Next up were Greece, having to win against Nigeria to stay in the competition, after losing to South Korea in their opening game. Greece conceded an early goal and needed the dismissal of the hot-headed Sani Kaita to spark their recovery. It was 1-1 at the interval; Nigeria became their own worst enemies as their goalkeeper spilled a shot for Torosidis to snatch a winner for Greece. It was the Grecians’ first-ever win at a World Cup Finals.

On Thursday evening, Mexico found their cutting edge against a moribund French side. France looked badly motivated, disorganised and found their World Cup survival hanging by a thread after the 2-0 defeat.

Friday was the day we English had been waiting for, but there was another shock result beforehand as Germany fell to Serbia 1-0. After Germany had dominated the opening stages of the match, a controversial, card-happy refereeing performance saw German forward Miroslav Klose sent off after two bookable offences - and the balance of the game suddenly shifted.

Serbia grabbed a goal soon after, as the Germans seethed; and then in missing a second-half penalty, they succumbed to an unexpected defeat. In England’s group, Slovenia took the USA to task, gaining an early 2-0 lead. Ex-Ram Benny Feilhaber made a substitute appearance for the States.

He was a Paul Jewell buy that sank without trace at Derby but achieved what none of the current Rams players could claim - getting some action in the 2010 World Cup. He helped to pep up the USA’s 2nd half recovery, as they clawed it back to 2-2.

England had decamped to Cape Town for the clash with Algeria The 64,000-capacity Green Point Stadium was the venue - somewhat fittingly - on Fabio Capello’s 64th birthday. The $64,000 question was: can England overcome supposedly inferior opposition to confirm their stature as one of the tournament favourites?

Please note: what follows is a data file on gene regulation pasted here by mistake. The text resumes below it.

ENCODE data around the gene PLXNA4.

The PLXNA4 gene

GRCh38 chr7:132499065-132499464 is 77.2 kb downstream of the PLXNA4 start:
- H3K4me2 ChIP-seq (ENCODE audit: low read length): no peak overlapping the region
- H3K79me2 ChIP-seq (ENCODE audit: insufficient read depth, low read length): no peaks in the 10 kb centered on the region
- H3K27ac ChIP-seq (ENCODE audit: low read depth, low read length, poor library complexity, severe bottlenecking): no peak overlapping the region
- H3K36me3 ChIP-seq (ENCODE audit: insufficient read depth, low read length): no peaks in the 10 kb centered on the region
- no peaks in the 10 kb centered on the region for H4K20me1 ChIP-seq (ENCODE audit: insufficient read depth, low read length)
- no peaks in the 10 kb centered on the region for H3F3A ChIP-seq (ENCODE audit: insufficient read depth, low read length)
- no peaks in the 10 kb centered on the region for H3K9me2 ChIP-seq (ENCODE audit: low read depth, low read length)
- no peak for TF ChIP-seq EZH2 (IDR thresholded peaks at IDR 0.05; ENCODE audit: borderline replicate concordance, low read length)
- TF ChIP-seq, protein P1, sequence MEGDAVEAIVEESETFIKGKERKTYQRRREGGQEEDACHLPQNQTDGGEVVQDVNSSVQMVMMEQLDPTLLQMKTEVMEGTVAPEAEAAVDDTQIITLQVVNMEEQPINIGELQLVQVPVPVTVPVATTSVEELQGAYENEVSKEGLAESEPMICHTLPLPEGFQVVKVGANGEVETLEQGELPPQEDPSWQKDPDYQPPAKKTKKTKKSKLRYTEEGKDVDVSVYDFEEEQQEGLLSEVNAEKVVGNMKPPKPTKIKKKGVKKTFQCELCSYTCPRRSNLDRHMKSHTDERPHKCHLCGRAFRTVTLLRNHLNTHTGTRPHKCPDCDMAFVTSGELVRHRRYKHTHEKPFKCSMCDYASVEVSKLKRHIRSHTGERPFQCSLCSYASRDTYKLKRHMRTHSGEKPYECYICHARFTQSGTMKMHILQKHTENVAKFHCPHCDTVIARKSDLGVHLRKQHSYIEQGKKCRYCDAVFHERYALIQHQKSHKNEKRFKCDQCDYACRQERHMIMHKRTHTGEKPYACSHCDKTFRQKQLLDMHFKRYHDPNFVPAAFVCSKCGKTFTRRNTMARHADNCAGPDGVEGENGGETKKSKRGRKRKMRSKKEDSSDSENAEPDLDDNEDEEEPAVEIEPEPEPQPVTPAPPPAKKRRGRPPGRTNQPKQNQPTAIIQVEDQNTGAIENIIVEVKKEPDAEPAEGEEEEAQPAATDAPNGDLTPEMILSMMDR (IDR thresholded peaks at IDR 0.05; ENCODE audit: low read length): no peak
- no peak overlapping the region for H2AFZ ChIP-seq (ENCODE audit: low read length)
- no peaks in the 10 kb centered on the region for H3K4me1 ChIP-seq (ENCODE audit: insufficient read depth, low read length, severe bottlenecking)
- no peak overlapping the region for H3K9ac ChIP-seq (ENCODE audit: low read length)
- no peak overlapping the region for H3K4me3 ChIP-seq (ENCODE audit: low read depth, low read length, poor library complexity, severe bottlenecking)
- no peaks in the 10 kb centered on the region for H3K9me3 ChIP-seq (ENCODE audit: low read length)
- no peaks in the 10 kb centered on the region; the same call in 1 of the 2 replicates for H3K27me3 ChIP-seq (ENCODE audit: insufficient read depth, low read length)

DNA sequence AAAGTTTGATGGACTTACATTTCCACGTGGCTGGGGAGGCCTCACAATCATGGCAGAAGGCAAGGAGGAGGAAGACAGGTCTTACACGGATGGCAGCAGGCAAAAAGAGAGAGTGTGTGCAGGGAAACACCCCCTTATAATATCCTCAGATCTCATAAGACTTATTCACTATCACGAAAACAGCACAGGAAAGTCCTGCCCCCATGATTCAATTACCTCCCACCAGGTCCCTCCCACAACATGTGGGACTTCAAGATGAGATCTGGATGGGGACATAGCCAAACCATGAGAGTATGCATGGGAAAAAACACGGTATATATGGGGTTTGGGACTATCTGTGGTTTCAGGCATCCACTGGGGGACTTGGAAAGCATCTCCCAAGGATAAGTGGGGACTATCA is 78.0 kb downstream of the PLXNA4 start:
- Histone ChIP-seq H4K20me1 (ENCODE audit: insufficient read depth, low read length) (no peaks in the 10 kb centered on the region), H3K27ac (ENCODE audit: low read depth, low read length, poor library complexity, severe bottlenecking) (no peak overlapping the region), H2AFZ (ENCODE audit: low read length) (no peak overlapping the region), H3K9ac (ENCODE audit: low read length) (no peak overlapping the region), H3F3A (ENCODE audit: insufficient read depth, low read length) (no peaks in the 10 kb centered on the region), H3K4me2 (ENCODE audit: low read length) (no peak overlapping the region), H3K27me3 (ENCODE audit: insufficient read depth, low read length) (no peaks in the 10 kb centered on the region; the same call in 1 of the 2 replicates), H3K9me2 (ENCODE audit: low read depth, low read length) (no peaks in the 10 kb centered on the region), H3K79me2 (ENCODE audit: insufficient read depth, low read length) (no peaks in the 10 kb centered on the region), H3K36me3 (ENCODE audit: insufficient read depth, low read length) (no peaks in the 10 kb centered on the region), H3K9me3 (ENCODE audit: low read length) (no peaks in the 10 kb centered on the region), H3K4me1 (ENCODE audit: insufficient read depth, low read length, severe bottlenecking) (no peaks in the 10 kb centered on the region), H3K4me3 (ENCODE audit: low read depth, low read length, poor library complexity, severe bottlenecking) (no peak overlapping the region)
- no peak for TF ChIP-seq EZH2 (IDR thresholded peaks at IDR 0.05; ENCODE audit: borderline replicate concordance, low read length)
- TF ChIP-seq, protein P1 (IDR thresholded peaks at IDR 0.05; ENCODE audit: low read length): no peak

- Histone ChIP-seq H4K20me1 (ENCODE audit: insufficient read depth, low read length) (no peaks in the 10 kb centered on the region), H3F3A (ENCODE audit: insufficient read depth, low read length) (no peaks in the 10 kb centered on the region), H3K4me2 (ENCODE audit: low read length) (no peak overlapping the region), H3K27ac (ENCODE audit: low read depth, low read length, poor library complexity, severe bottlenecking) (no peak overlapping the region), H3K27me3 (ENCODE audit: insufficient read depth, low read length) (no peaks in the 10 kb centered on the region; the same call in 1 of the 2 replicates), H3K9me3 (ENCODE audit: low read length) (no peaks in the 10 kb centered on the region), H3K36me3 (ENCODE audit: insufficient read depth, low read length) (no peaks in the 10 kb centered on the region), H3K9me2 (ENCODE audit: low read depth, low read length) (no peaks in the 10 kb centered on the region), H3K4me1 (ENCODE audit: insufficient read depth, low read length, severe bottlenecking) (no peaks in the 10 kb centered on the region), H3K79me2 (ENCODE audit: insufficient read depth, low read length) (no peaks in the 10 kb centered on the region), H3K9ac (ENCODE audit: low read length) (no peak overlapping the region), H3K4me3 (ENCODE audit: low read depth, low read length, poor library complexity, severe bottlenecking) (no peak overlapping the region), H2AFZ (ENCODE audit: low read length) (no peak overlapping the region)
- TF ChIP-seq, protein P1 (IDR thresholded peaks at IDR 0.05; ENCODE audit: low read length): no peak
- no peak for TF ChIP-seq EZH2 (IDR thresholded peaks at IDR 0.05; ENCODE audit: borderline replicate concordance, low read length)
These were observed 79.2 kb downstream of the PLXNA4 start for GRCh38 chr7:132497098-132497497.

Fabio was relieved to have Gareth Barry available to play in midfield. Carragher came in for Ledley King and Capello stuck with Heskey and Rooney up front.

The answer to the $64,000 question was an emphatic NO. They failed on every measure in one of the worst England performances I can ever remember.

In a word, it was turgid. That was the short way of describing England’s utterly insipid display. Hardly an effort on goal worthy of mention, as Algeria buzzed around, making it difficult for England to get their game together right from the first whistle.

There was no movement, no cohesion, no passion, no final ball, no goals from these feted players - and no joy for the huge support in the stadium and millions back home, wishing for some much-needed cheer in these austere Great British times.

Rooney publicly showed his displeasure to the fans’ booing at the final whistle... but Wayne - if people spend all their money and holiday allowance on watching that kind of shocker, then that’s the only way they can let the team know it.

The support for the England team during the game was fantastic, the choruses of “Rule Britannia” and other loyalist songs eclipsing even the usually-incessant rasp of the vuvuzelas. Rooney’s apology was too little, too late. Let your feet do the talking, Wayne; once upon a time, we thought you could do that better than anyone.

So - an out-of-form ‘world-class’ star striker berates displeased travelling fans, a confused coach scratches his head, a captain declares that it wasn’t good enough....all part of the repetitious English nightmare. We all had such high hopes of ending ‘44 years of hurt’ this time around. Who’d be an England fan?

We build up our national side to convince ourselves we’re better than we actually are. Extravagantly successful club coaches from home and abroad flounder when given the challenge of the poison chalice of England management, usually to depart in shame but with a very lucrative contract pay-off. Super-rich, cosseted celebrity players fail to replicate their club form at international level when it most matters.

England hasn’t lost a game yet - whereas Spain, Germany and France all have - but at present, the notion that (should we proceed to the next stage) we could defeat teams like Brazil, Holland and Argentina seems fanciful at best.

So, England now move on to Port Elizabeth to prepare for their crucial final group game versus Slovenia. They look a better side than Algeria -and England must take three points to progress to the next stage. I’m not expecting much now - that way, the disappointment is easier to take.

See you next week; here’s hoping for a safe passage for England, anyway, after all the anguish so far! Come on England!

 

 

Photo: Action Images